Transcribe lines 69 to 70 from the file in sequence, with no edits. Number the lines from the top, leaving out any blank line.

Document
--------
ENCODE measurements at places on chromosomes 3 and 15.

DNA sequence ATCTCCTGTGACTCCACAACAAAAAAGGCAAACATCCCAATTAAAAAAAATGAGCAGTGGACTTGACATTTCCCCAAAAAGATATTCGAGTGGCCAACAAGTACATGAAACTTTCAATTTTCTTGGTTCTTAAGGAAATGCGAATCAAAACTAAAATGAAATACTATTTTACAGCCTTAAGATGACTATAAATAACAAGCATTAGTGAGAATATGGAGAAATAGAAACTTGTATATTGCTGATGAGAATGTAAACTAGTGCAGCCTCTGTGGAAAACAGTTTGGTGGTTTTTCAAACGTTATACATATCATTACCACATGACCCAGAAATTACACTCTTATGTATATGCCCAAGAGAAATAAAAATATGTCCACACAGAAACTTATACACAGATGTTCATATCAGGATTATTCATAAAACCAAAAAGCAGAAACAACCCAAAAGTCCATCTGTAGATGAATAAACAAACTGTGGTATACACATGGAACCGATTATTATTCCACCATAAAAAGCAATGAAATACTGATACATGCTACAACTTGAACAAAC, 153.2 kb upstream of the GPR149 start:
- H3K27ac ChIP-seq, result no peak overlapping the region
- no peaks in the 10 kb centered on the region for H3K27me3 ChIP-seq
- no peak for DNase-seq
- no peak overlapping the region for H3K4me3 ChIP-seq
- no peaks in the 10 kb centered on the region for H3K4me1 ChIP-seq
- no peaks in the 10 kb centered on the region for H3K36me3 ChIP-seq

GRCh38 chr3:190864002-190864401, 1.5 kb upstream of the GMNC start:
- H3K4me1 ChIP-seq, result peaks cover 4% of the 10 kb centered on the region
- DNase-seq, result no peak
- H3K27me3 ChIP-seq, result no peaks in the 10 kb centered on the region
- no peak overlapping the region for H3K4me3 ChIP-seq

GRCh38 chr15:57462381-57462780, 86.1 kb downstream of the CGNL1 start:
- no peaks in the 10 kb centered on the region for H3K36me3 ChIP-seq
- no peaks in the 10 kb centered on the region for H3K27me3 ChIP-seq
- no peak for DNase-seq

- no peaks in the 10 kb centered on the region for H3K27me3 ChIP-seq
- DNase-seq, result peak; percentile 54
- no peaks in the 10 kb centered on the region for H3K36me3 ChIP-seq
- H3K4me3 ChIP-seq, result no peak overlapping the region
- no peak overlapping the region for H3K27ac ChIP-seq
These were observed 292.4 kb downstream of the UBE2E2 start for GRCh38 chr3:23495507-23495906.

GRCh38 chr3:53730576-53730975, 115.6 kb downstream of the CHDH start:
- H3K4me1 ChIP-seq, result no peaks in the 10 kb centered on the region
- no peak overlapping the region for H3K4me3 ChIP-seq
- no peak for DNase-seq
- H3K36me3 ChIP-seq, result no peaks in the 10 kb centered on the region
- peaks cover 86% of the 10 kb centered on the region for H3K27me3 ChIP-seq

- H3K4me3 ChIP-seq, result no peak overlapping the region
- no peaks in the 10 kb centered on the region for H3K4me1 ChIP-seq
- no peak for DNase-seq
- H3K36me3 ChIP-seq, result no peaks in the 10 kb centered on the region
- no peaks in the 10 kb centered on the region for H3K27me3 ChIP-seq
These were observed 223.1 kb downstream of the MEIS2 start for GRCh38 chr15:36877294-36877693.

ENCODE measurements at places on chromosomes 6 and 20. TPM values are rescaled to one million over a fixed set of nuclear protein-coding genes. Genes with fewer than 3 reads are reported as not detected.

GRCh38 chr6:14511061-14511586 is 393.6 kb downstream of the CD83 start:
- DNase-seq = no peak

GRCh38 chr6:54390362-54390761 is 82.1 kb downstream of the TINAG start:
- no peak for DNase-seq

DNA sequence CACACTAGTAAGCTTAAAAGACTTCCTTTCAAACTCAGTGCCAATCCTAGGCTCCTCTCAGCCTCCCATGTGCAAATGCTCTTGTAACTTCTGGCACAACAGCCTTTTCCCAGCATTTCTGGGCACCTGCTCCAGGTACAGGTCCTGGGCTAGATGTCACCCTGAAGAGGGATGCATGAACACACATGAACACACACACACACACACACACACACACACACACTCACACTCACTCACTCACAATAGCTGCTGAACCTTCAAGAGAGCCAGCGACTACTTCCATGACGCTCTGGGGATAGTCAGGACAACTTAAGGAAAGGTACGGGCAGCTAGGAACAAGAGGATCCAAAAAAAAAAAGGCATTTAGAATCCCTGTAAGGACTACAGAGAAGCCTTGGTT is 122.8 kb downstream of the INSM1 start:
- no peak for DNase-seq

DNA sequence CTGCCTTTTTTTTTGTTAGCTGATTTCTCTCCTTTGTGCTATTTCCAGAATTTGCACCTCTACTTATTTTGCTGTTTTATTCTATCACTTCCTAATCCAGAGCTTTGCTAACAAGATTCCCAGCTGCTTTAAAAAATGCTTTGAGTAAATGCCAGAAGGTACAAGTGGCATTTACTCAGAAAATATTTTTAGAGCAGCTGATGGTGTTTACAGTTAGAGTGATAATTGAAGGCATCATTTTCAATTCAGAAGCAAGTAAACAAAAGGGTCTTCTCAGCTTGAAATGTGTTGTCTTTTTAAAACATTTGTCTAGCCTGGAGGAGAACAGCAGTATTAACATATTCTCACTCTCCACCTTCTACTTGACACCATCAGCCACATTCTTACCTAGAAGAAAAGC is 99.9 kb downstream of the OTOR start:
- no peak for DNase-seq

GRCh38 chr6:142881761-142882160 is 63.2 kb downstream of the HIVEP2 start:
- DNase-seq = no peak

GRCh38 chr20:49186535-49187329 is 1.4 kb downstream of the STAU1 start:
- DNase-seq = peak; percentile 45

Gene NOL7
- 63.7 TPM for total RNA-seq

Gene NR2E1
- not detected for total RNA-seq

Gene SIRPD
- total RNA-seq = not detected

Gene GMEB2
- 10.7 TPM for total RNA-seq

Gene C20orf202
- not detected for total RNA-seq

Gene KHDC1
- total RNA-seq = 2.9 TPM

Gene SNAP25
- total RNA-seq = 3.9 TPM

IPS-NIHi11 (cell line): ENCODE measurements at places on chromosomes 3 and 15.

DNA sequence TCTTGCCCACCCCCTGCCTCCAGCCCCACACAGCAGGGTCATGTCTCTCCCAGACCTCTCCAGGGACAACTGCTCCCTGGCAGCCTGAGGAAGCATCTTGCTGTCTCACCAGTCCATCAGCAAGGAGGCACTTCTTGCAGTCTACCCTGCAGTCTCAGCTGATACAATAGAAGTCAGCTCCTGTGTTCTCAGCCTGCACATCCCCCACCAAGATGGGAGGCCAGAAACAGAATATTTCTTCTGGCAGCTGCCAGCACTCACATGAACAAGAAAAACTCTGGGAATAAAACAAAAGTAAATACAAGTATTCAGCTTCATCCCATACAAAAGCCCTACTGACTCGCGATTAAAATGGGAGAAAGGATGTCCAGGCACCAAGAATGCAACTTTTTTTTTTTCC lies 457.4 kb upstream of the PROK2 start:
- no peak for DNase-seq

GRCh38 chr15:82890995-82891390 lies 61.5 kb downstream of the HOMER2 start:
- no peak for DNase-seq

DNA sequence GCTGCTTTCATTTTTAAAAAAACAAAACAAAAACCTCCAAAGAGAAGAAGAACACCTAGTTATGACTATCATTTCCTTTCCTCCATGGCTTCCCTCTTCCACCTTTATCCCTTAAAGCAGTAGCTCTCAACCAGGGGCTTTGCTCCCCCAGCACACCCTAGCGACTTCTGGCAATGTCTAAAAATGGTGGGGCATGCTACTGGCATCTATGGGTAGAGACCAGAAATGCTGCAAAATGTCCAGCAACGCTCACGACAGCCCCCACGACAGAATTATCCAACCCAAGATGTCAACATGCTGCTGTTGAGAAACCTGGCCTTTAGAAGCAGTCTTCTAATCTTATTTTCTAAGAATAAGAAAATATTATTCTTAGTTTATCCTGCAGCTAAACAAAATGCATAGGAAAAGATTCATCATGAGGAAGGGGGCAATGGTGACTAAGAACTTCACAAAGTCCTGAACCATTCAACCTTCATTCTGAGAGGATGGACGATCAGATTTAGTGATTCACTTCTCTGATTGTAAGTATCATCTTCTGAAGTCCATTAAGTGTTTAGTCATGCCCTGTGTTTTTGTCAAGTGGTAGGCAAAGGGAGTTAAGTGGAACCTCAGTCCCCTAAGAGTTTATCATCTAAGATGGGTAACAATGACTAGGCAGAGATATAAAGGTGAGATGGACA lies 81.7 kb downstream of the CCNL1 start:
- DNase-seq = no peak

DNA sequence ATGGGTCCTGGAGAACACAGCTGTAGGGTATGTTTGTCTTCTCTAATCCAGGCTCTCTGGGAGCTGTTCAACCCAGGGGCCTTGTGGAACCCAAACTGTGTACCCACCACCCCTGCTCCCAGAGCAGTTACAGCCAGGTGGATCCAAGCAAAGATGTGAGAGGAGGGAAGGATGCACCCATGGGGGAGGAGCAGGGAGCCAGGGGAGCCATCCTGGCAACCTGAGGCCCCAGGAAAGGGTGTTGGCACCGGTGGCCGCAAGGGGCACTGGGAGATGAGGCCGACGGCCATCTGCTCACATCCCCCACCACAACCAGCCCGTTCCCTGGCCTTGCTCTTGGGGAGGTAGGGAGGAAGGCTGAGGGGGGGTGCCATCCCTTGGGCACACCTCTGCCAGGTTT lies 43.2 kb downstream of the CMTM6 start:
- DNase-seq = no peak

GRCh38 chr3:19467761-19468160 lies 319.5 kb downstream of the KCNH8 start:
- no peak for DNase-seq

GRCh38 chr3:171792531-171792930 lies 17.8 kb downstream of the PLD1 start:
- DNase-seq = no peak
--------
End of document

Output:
- DNase-seq = no peak

DNA sequence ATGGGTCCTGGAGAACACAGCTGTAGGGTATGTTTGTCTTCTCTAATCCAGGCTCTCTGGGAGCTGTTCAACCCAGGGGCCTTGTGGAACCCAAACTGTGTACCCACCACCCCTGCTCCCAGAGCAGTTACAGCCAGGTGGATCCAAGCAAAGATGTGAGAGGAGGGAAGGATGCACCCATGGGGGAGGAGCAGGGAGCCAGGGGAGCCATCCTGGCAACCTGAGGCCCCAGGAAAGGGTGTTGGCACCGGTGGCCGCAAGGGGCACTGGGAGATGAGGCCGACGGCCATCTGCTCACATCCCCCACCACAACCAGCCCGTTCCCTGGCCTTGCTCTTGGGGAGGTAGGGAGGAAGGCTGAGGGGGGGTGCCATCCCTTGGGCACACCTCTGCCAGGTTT lies 43.2 kb downstream of the CMTM6 start: